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Cunha L.,Polytechnic Institute of Porto | Szigeti K.,Semmelweis University | Mathe D.,CROmed Ltd. | Metello L.F.,Polytechnic Institute of Porto | Metello L.F.,IsoPor SA
Drug Discovery Today

Drug development represents a highly complex, inefficient and costly process. Over the past decade, the widespread use of nuclear imaging, owing to its functional and molecular nature, has proven to be a determinant in improving the efficiency in selecting the candidate drugs that should either be abandoned or moved forward into clinical trials. This helps not only with the development of safer and effective drugs but also with the shortening of time-to-market. The modern concept and future trends concerning molecular imaging will assumedly be hybrid or multimodality imaging, including combinations between high sensitivity and functional (molecular) modalities with high spatial resolution and morphological techniques. © 2014 Elsevier Ltd. Source

Cui X.,Kings College London | Belo S.,Kings College London | Kruger D.,Kings College London | Yan Y.,University of Nottingham | And 12 more authors.

Magnetic nanoparticles (NPs) MnFe2O4 and Fe3O4 were stabilised by depositing an Al(OH)3 layer via a hydrolysis process. The particles displayed excellent colloidal stability in water and a high affinity to [18F]-fluoride and bisphosphonate groups. A high radiolabeling efficiency, 97% for 18F-fluoride and 100% for 64Cu-bisphosphonate conjugate, was achieved by simply incubating NPs with radioactivity solution at room temperature for 5min. The properties of particles were strongly dependant on the thickness and hardness of the Al(OH)3 layer which could in turn be controlled by the hydrolysis method. The application of these Al(OH)3 coated magnetic NPs in molecular imaging has been further explored. The results demonstrated that these NPs are potential candidates as dual modal probes for MR and PET. Invivo PET imaging showed a slow release of 18F from NPs, but no sign of efflux of 64Cu. © 2014 The Authors. Source

Cunha L.,Polytechnic Institute of Porto | Cunha L.,University of Porto | Horvath I.,Semmelweis University | Ferreira S.,Polytechnic Institute of Porto | And 9 more authors.
Molecular Diagnosis and Therapy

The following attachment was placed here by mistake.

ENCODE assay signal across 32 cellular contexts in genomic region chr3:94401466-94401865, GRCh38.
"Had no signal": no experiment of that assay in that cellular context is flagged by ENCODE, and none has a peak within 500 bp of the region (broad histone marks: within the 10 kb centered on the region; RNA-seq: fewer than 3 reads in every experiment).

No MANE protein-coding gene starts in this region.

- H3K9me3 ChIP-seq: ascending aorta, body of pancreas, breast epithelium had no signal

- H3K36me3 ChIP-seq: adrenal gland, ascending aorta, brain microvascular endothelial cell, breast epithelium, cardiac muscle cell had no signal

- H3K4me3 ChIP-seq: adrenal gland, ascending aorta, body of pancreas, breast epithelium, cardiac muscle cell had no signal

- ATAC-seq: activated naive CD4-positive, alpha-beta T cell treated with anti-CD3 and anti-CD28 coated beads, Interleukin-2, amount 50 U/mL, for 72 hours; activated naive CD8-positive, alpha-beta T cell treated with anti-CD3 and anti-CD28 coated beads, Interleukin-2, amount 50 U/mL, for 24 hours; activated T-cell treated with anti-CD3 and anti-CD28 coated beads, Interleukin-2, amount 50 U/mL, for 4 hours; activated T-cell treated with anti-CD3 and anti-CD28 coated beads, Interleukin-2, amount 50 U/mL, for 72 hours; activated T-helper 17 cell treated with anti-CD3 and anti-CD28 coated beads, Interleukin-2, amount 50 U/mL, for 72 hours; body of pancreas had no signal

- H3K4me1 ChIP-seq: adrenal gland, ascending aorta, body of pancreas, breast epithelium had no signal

Translational research is changing the practice of modern medicine and the way in which health problems are approached and solved. The use of small-animal models in basic and preclinical sciences is a major keystone for these kinds of research and development strategies, representing a bridge between discoveries at the molecular level and clinical implementation in diagnostics and/or therapeutics. The development of high-resolution in vivo imaging technologies provides a unique opportunity for studying disease in real time, in a quantitative way, at the molecular level, along with the ability to repeatedly and non-invasively monitor disease progression or response to treatment. The greatest advantages of preclinical imaging techniques include the reduction of biological variability and the opportunity to acquire, in continuity, an impressive amount of unique information (without interfering with the biological process under study) in distinct forms, repeated or modulated as needed, along with the substantial reduction in the number of animals required for a particular study, fully complying with 3R (Replacement, Reduction and Refinement) policies. The most suitable modalities for small-animal in vivo imaging applications are based on nuclear medicine techniques (essentially, positron emission tomography [PET] and single photon emission computed tomography [SPECT]), optical imaging (OI), computed tomography (CT), magnetic resonance imaging (MRI), magnetic resonance spectroscopy imaging (MRSI), and ultrasound. Each modality has intrinsic advantages and limitations. More recently, aiming to overcome the inherent limitations of each imaging modality, multimodality devices designed to provide complementary information upon the pathophysiological process under study have gained popularity. The combination of high-resolution modalities, like micro-CT or micro-MRI, with highly sensitive techniques providing functional information, such as micro-PET or micro-SPECT, will continue to broaden the horizons of research in such key areas as infection, oncology, cardiology, and neurology, contributing not only to the understanding of the underlying mechanisms of disease, but also providing efficient and unique tools for evaluating new chemical entities and candidate drugs. The added value of small-animal imaging techniques has driven their increasing use by pharmaceutical companies, contract research organizations, and research institutions. © 2013 Springer International Publishing. Source